What now for Labor?

What now for Labor?

Labor is back in the wilderness after six tumultuous years in government, and it's now time to reflect on what went wrong. 

Labor is back in the wilderness after six tumultuous years in government.


It now has three years to reflect on what went wrong and how it might regain power.


But at Kevin Rudd's election night function in Brisbane, the party faithful were trying to remain optimistic.


Hundreds of Labor Party supporters put a brave face on defeat at Rudd HQ in Brisbane on election night.


There were cheers for the small victories as Labor held seats predicted to fall to the Coalition by opinion polls.


While much talk was of those MPs left standing, there was also heavy reflection on what went wrong.


"My name is Nora Abdallah, I'm originally from Egypt, but I've been here for a lot longer than I was over there. I vote Labor, I have for the past few elections, my family has always voted Labor, I'm a very strong advocate."


Nora Abdallah thinks it is the party's self-inflicted leadership troubles that brought it to its knees.


"That's the one the Opposition have focused on the most, 'Look, they've changed their leadership, they've changed their leadership, they've changed their leadership", and a lot less than their actual policies, that's what I've been getting more than anything."


Long-time Labor support Ian Miller is from Kevin Rudd's electorate of Griffith.


He joined the Labor Party ahead of its decisive victory over conservative John Howard in 2007.


"I just voted Labor but in 2007 I thought was the right time to do a bit more, carry the Labor government into office, sounds bad doesn't it, I didn't mean it in that way."


For Ian Miller, six years has delivered results, but he believes more work needs to be done on selling the message and recognising Labor's roots.


"I mean there's a lot of great policies that have been pushed through by the Julia, Kevin and the Labor government, you know the National Insurance Disability Scheme is wonderful, Gonski reforms to schooling and education, all wonderful, had we had a Liberal government in 2010. I think it needs to promote the positives of the Labor party but also get back to the grass roots where we came from."


While he is critical of the party's leadership tussles, for Ian Miller, the hostility of Rupert Murdoch's media also played a crucial role in the defeat.


"The way that the newspapers owned by a certain individual have treated the Labor government is a travesty of democracy and the person that is perpetrating that act is not even an Australian citizen. I mean he's an American citizen, he renounced Australia, so he could do his paper ownership, and he trashes the Australian Labor government and that is incredibly wrong as far as I'm concerned."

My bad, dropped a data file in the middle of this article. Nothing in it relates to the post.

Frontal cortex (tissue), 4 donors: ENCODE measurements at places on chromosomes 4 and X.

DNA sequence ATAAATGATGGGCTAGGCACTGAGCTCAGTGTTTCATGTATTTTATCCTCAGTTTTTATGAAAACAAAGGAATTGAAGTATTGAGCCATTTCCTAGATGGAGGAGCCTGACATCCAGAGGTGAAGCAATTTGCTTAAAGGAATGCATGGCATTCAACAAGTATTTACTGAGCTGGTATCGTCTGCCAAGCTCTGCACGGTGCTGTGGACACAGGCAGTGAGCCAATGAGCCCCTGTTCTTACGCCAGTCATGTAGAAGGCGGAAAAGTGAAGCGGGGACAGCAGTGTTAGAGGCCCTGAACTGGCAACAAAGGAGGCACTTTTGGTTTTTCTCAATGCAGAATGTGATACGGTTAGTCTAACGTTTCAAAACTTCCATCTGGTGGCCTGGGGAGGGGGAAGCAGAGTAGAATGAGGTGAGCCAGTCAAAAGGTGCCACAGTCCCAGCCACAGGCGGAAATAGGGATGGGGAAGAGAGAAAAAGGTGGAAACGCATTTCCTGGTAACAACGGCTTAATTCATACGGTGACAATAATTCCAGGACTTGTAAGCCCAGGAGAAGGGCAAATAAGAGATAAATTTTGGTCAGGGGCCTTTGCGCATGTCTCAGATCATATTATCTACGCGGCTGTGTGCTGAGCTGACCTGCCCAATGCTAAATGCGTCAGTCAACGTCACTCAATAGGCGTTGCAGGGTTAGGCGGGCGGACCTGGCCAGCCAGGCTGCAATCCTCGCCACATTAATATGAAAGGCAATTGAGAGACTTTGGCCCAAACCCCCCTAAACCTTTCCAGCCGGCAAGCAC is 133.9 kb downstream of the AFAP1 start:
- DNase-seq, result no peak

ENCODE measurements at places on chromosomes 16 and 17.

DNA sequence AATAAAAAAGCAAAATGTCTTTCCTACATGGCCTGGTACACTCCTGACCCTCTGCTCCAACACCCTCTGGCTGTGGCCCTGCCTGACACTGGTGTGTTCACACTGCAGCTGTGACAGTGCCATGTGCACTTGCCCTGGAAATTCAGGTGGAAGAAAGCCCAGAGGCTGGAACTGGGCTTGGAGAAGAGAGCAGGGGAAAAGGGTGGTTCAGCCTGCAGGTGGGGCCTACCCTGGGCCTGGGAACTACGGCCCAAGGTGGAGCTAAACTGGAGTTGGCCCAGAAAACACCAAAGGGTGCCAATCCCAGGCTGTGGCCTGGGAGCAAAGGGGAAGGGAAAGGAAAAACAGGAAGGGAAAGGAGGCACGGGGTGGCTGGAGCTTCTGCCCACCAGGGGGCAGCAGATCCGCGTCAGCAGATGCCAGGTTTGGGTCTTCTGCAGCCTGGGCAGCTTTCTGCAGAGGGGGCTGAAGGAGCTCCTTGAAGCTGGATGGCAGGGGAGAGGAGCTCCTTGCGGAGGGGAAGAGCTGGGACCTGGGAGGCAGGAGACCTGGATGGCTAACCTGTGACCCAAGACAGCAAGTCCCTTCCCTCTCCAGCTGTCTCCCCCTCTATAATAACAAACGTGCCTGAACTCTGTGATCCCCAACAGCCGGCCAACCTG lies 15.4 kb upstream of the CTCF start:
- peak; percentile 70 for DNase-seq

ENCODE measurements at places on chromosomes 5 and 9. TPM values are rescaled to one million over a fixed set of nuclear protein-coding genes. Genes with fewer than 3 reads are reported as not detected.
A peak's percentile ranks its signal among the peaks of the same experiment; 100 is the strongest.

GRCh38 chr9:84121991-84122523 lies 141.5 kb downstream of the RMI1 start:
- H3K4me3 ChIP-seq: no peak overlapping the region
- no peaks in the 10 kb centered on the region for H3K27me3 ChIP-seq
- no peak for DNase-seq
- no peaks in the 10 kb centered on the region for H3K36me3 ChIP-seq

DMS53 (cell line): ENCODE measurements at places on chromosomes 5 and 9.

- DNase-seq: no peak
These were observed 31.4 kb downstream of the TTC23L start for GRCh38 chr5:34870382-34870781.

From overseas at Rudd HQ, a former high-profile presidential candidate from Kenya, now living in Australia as a refugee.


After suffering horrific torture at the hands of his government he was granted asylum.


"My name is Quincy Timberlake from the Republic of Kenya, I'm a politician, but because of the crude and traumatising acts of the barbaric politicians, we decided to save our lives and run away, that's why we came here to be protected here."


In Australia since April, Quincy Timberlake is astounded by the Labor Party's internal wrangling.


"They need to put strong policies in their party to ensure once a leader is picked, he has to complete his leadership term, they will regain back the public's hearts."


It took Quincy Timberlake a while to find his way through the Australian political landscape, at first gravitating towards the conservatives.


"Initially I was a member of the Liberal National Party, but I was let down. I wrote a very big support and compassion letter to the right honourable Tony Abbott. He did not respond back to me, maybe because I was an asylum seeker, so I decided to join the ALP because maybe I fitted there."


So far, so good with Labor, but there is one policy he feels needs to be sorted out.


He takes a hard line, supporting the Howard-era policy of temporary protection visas for asylum seekers.


"You can't just bring everyone onshore, I'm not attacking other people, we're all seeking asylum, but some of us are economic migrants, I don't care for that, I'm here for protection. I've been told to stay without work rights, and I appreciate that, because that is not what brought me here, I came here to be protected by the federal government."


The asylum seeker debate is also a priority for Nora Abdallah, but with a more compassionate focus.


"Obviously being a second generation immigrant myself, it is very close to my heart, and I'm not 100 per cent happy with how any party in this election has been dealing with this issue, so that is the major thing for them to regain my vote, even though they technically already have it."


The 19 year old also has concerns for the long-term future, especially one issue she believes Labor should continue to emphasise.


"A lot of youth are more concerned about climate change and the carbon tax than other people would be because obviously it's their future and they are very concerned about where they're going to be in 50 years."


Like many party supporters, Nora Abdallah hopes a spell in opposition will help Labor find its way.


"I think the next three years will be a good time for them to reflect on what things they can refine and what things they can look at more, but you can't please everyone, I can't emphasise that enough."


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